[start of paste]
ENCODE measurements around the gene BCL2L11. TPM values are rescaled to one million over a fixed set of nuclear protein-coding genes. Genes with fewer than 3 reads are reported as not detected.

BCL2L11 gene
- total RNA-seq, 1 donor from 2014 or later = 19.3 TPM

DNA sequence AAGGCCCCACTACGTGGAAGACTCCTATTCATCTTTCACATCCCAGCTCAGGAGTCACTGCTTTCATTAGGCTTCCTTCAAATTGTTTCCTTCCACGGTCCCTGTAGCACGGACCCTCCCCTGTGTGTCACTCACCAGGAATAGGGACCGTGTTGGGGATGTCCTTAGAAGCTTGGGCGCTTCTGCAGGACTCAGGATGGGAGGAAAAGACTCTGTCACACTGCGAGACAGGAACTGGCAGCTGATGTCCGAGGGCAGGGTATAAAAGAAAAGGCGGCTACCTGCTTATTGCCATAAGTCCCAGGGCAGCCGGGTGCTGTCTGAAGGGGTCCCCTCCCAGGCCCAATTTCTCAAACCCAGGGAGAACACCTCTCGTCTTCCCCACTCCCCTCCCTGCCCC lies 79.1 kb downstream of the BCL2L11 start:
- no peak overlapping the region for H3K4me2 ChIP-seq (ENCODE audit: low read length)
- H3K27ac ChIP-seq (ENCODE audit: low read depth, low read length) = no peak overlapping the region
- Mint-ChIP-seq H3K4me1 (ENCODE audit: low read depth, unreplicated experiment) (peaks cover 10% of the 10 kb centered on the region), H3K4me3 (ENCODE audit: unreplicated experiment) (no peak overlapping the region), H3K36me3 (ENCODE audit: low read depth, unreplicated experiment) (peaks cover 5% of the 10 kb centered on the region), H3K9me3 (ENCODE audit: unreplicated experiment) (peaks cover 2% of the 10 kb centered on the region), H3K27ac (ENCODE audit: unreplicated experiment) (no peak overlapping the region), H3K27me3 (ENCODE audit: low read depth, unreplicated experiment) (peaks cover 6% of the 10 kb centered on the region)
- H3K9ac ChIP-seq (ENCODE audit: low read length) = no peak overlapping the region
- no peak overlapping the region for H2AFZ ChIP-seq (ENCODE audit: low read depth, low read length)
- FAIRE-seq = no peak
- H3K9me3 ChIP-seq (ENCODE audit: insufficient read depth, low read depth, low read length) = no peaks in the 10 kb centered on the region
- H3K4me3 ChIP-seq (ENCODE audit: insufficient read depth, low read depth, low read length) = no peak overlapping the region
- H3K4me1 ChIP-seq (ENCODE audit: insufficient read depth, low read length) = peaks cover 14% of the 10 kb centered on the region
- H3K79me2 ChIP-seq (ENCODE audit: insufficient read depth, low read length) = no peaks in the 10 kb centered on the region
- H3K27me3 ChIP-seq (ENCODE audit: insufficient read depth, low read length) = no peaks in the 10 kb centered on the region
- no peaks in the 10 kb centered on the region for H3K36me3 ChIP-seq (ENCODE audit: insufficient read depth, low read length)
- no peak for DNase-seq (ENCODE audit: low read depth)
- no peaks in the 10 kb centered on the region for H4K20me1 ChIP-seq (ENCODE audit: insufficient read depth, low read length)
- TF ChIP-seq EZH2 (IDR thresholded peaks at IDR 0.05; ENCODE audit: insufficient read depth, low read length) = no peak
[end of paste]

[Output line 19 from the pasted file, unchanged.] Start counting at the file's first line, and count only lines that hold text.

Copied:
- TF ChIP-seq EZH2 (IDR thresholded peaks at IDR 0.05; ENCODE audit: insufficient read depth, low read length) = no peak